While Abdulaziz Sachedina reflects a softer picture of Islam by depicting his views about apostasy, Sheikh Yusuf al-Qaradawi, a highly influential Islamic cleric of Egyptian origin depicts a completely opposite view regarding the treatment of apostates. Also the spiritual and intellectual leader of Egypt’s Muslim Brotherhood, Qaradawi is of opinion that Islam’s diligent use of executing apostates is one of the reasons that ensured Islam’s survival since the 15th century, saying, “If they had gotten rid of the apostasy punishment Islam wouldn’t exist today.” He gave this Fatwa on Al-Jazeera television on the show Life and Shariah which has an estimated audience of 60 million. His work, “Crime of Apostasy and Its Punishment in The Light of The Quran and Sunnah,” exclusively deals with the issue of apostasy. According to Qaradawi, Islamic faith rests on two portions of testimony, faith in the oneness of God and the finality of Prophet-hood which ends at Muhammad (PBUH) with universal message which renewed all of the previous religions, and thus the second portion of the testimony compliments the first and similarly the denial of second would be the denial of first. And therefore, the denial of any two of the portions of the testimony would be considered apostasy which according to Qaradawi is a serious crime and should be punished severely. He further goes on to explain how is threatening for Islam and Muslims as it is not only a change of mind of apostates but it also threatens the faith of other Muslims by their conspiracies.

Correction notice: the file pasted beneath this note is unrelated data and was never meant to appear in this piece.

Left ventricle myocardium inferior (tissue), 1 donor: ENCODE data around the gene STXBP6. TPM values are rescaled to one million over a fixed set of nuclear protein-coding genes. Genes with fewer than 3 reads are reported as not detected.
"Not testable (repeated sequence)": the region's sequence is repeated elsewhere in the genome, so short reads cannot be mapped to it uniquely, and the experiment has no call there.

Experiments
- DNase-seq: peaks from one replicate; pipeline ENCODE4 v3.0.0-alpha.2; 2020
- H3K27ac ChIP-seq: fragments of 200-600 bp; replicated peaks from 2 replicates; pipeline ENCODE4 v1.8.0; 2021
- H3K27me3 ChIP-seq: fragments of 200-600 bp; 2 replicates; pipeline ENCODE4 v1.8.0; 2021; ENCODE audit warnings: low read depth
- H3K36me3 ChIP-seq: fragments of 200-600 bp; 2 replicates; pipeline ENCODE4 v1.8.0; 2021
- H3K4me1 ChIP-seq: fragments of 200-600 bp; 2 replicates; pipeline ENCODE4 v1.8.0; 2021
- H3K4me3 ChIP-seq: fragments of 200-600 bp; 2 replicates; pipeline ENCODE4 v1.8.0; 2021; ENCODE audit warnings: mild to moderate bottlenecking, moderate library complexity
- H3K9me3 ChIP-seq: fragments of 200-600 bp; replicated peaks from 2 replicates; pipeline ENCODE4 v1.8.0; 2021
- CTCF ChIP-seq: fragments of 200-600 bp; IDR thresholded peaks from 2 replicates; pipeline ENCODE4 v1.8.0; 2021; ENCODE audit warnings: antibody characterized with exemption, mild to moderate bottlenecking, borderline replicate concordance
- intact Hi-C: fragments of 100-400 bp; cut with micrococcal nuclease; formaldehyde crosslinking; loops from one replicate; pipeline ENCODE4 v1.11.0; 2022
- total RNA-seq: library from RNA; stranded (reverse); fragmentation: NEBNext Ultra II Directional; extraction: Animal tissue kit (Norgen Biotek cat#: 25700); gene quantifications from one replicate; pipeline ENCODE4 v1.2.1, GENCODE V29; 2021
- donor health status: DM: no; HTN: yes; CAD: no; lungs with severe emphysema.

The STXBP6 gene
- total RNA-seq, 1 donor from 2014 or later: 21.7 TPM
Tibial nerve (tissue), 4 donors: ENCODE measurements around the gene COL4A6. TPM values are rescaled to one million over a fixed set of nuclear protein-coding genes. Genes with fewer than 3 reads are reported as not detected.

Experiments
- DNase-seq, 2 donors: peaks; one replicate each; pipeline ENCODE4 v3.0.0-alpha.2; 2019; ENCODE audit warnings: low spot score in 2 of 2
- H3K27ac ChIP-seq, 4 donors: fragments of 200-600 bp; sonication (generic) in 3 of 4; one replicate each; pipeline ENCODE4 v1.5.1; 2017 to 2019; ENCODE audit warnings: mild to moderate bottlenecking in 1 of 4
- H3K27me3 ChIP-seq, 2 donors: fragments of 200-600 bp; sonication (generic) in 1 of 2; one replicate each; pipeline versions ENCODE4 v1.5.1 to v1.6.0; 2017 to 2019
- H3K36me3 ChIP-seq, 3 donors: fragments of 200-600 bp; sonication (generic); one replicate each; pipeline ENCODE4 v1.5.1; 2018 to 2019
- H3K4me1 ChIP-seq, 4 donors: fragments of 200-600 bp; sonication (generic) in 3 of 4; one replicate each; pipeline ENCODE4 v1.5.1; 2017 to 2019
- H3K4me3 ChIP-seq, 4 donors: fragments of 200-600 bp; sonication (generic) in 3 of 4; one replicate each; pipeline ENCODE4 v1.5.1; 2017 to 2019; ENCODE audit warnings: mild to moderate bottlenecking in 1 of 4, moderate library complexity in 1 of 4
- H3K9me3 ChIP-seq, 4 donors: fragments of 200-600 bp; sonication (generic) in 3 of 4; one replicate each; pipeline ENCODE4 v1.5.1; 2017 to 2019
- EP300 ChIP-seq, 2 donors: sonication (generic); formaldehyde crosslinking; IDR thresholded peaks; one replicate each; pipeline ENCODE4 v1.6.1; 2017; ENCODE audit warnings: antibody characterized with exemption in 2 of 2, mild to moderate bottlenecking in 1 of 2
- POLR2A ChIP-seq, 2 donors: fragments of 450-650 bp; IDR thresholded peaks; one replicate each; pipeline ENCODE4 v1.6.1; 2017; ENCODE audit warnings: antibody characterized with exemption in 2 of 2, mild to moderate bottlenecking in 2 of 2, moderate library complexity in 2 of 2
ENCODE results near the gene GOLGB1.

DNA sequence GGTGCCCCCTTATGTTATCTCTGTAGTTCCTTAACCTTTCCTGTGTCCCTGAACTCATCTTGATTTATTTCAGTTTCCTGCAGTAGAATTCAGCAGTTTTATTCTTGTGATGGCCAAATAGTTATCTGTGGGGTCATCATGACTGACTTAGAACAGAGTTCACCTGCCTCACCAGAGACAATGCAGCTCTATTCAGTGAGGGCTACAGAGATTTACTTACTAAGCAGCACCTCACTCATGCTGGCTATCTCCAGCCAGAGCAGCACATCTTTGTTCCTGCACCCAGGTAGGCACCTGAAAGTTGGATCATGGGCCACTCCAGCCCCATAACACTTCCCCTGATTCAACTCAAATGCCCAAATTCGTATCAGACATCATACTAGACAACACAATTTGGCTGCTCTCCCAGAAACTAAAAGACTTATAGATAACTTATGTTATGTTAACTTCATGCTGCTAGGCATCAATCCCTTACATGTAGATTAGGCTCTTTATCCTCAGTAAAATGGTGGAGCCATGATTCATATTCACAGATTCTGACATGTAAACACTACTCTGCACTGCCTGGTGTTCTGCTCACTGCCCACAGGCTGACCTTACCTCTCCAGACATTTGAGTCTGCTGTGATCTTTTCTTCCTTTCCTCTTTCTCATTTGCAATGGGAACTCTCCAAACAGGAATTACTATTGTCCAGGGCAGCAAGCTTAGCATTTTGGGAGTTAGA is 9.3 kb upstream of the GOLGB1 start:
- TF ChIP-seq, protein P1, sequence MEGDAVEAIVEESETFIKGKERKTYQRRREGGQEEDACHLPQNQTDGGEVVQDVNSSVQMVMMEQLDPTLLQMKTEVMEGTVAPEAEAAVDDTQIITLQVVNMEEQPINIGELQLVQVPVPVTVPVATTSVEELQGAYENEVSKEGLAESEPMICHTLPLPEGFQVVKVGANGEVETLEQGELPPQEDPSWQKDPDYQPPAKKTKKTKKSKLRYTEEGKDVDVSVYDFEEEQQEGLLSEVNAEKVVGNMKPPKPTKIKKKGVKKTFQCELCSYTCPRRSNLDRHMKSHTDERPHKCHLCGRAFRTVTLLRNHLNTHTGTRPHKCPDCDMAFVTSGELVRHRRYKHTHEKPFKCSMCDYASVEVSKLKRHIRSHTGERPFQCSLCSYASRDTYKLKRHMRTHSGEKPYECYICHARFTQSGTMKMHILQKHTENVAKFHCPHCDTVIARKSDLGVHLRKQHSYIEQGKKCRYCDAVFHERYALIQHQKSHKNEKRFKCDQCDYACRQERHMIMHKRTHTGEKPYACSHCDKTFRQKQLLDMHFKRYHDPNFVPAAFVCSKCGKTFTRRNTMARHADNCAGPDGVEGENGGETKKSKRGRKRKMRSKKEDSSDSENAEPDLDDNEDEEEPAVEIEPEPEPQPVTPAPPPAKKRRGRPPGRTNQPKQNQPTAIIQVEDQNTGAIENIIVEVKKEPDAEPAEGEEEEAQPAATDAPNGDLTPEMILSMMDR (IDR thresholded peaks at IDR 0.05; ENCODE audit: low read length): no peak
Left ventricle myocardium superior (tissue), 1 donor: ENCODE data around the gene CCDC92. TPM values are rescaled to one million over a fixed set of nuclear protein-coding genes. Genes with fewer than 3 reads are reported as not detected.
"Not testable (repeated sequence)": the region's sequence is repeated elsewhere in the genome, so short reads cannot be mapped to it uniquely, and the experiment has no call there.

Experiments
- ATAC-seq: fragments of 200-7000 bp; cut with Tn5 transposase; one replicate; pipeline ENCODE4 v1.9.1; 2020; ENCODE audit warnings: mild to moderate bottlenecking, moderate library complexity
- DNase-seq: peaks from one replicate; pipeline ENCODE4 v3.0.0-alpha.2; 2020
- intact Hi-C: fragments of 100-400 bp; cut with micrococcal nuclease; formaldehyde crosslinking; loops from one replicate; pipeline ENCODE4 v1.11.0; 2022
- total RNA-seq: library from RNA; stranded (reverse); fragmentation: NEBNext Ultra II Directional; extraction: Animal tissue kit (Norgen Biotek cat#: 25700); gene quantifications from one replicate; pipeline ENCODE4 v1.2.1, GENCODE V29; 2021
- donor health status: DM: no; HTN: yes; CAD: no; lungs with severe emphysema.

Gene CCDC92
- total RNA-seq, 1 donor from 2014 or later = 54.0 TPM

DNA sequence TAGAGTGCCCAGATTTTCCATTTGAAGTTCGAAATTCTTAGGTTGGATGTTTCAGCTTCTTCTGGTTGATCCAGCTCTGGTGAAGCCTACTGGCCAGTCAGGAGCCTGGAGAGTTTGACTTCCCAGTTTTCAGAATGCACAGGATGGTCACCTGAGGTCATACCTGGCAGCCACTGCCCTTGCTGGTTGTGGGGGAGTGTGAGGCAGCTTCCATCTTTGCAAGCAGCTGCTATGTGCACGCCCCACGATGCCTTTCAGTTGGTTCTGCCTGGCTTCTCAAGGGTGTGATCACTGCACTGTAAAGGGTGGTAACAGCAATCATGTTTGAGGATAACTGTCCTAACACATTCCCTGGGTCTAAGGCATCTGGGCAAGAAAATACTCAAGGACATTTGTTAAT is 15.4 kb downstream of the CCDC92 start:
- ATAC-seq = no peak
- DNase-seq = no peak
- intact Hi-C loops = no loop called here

Building his case of the serious threat that apostasy is, he proposes it to be resisted in every form possible. As prescribed by four out of eight schools of Muslim thought, the traditional punishment for apostasy is death. He quotes various sayings of the Prophet to support the verdict of death as punishment for apostates. One of the Hadith as narrated by Ibn Abbas says:

‘Whosoever changed his faith, you should kill him.’